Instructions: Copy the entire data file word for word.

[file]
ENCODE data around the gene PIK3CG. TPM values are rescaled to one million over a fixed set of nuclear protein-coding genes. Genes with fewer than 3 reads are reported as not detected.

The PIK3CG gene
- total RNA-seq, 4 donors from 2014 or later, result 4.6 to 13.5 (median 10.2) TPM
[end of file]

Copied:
ENCODE data around the gene PIK3CG. TPM values are rescaled to one million over a fixed set of nuclear protein-coding genes. Genes with fewer than 3 reads are reported as not detected.

The PIK3CG gene
- total RNA-seq, 4 donors from 2014 or later, result 4.6 to 13.5 (median 10.2) TPM